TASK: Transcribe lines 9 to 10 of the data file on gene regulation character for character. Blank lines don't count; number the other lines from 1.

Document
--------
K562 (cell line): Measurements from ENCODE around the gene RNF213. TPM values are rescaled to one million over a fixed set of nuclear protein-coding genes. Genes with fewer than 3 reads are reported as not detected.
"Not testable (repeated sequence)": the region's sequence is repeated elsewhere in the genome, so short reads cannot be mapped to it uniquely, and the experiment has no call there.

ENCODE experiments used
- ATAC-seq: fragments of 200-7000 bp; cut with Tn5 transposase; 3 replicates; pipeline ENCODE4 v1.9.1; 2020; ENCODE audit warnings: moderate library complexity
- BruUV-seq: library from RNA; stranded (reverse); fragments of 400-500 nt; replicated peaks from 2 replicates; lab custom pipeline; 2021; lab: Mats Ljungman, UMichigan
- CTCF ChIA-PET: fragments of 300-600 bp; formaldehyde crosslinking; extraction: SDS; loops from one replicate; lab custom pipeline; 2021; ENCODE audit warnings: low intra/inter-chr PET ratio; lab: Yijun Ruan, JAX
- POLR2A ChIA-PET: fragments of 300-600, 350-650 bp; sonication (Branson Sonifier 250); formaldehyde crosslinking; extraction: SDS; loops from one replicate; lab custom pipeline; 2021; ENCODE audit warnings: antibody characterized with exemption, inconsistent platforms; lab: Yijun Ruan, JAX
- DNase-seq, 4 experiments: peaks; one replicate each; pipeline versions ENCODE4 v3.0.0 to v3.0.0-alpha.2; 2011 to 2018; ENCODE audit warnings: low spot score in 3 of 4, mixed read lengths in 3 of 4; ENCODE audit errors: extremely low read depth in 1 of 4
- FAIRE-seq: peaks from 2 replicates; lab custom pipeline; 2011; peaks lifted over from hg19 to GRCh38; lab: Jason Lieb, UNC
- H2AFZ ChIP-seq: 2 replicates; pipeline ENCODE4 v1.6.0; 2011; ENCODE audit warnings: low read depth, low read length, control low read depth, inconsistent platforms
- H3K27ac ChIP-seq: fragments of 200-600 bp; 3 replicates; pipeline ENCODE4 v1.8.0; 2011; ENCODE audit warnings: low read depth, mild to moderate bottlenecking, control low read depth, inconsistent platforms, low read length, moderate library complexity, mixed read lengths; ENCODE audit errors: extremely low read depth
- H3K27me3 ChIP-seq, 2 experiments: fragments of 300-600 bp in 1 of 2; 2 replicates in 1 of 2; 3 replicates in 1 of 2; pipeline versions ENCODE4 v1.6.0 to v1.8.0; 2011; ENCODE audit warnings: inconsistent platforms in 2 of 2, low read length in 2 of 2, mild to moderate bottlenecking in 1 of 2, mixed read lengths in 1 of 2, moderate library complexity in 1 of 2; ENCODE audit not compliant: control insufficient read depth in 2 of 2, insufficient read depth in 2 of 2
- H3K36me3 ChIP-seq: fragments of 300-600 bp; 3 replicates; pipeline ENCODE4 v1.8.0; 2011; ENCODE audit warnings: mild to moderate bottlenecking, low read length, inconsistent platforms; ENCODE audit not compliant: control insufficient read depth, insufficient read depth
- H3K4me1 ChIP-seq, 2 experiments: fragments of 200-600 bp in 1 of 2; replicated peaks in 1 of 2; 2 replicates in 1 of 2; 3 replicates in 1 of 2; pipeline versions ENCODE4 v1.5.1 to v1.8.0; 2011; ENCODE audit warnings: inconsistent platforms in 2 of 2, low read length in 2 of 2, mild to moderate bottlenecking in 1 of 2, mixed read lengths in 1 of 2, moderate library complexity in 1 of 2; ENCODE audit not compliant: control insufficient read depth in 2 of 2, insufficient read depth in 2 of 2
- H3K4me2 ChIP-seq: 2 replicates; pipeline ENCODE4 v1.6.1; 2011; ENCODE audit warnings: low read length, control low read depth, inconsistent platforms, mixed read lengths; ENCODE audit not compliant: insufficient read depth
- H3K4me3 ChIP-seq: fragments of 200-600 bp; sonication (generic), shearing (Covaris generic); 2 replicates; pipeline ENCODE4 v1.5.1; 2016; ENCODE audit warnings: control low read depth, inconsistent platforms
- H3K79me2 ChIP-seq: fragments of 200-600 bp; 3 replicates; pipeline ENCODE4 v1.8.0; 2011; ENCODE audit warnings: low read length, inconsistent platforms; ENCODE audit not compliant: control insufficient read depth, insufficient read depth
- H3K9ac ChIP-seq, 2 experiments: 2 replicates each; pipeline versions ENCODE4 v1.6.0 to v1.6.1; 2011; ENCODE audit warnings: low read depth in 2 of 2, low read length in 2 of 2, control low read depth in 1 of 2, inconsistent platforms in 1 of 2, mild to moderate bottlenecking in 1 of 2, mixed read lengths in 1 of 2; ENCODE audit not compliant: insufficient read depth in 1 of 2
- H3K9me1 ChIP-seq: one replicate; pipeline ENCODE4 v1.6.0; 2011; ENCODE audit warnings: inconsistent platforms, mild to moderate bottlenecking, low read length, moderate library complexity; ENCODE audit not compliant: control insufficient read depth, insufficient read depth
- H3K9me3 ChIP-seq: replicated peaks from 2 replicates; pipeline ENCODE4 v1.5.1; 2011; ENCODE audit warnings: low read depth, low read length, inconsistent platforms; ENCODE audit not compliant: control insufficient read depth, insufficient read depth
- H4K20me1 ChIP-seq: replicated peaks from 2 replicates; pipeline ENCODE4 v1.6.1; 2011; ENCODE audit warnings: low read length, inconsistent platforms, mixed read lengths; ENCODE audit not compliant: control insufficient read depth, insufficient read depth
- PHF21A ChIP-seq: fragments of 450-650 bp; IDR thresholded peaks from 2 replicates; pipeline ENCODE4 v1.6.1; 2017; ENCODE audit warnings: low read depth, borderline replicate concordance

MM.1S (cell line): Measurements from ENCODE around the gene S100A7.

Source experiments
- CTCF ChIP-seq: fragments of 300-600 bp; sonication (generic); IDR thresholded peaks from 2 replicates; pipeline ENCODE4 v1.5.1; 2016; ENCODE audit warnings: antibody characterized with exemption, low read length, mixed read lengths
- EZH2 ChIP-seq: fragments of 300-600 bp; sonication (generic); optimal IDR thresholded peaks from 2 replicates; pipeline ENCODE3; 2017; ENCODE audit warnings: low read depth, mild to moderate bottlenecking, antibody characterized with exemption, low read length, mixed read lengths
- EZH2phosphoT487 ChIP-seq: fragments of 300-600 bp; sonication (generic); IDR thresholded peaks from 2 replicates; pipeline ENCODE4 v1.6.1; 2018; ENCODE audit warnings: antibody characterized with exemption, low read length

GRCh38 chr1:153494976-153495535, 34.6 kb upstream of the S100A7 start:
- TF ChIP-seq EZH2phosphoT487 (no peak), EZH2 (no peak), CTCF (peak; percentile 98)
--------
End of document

- FAIRE-seq: peaks from 2 replicates; lab custom pipeline; 2011; peaks lifted over from hg19 to GRCh38; lab: Jason Lieb, UNC
- H2AFZ ChIP-seq: 2 replicates; pipeline ENCODE4 v1.6.0; 2011; ENCODE audit warnings: low read depth, low read length, control low read depth, inconsistent platforms